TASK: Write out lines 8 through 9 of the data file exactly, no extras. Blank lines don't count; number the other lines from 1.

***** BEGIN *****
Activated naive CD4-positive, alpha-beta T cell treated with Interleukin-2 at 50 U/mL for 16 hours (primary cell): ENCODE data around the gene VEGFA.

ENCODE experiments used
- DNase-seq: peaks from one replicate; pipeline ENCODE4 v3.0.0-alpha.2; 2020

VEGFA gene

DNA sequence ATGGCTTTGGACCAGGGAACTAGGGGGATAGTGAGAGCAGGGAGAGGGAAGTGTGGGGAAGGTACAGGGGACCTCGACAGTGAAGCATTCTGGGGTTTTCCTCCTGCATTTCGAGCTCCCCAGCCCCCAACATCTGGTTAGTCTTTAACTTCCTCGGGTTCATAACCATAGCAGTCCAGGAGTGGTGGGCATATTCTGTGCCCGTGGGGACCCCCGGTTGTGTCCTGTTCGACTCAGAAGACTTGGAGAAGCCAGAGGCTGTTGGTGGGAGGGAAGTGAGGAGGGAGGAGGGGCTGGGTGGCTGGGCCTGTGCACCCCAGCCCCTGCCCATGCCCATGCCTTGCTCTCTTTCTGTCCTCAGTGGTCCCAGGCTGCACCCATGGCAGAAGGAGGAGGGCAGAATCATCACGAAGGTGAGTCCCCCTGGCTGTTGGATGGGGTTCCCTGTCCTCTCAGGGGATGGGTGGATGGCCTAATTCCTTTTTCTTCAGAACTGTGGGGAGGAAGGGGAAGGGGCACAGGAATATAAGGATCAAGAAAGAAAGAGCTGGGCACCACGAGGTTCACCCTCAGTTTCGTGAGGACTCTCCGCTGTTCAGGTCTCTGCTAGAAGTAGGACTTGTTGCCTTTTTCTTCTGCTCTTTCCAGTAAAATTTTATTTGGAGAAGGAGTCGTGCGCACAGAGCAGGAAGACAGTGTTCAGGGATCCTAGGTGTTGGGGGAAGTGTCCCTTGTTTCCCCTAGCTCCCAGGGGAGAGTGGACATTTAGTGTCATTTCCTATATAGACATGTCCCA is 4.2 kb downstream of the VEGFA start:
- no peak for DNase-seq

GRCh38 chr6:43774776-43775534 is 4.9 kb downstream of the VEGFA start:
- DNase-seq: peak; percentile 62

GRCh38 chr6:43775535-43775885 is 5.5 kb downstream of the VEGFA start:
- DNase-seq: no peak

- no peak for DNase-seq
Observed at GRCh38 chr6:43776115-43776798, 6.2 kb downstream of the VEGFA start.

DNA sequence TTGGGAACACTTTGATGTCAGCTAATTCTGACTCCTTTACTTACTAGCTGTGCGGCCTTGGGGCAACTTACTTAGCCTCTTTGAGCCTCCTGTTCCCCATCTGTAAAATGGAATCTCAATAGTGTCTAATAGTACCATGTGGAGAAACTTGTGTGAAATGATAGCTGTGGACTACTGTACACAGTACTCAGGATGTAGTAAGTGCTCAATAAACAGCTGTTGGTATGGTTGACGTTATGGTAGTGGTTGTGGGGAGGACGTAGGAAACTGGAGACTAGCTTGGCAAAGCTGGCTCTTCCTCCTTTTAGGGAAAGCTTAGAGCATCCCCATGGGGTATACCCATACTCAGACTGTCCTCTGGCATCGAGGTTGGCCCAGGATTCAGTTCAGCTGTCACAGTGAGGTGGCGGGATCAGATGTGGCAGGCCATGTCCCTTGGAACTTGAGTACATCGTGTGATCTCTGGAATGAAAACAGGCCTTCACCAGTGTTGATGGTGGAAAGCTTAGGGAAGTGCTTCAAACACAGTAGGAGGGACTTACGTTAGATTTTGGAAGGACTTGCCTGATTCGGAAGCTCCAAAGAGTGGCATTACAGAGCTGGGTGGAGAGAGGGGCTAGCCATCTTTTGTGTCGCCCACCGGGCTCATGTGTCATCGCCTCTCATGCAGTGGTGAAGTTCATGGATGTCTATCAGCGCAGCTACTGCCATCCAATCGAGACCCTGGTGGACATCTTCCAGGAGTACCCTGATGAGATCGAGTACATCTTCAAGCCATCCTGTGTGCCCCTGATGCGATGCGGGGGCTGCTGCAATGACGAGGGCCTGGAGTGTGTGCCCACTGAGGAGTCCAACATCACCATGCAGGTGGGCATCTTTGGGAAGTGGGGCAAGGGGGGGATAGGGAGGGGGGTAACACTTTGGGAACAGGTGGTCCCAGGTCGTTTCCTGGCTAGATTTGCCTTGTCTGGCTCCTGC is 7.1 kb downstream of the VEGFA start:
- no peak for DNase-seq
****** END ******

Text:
- DNase-seq: peak; percentile 62

GRCh38 chr6:43775535-43775885 is 5.5 kb downstream of the VEGFA start: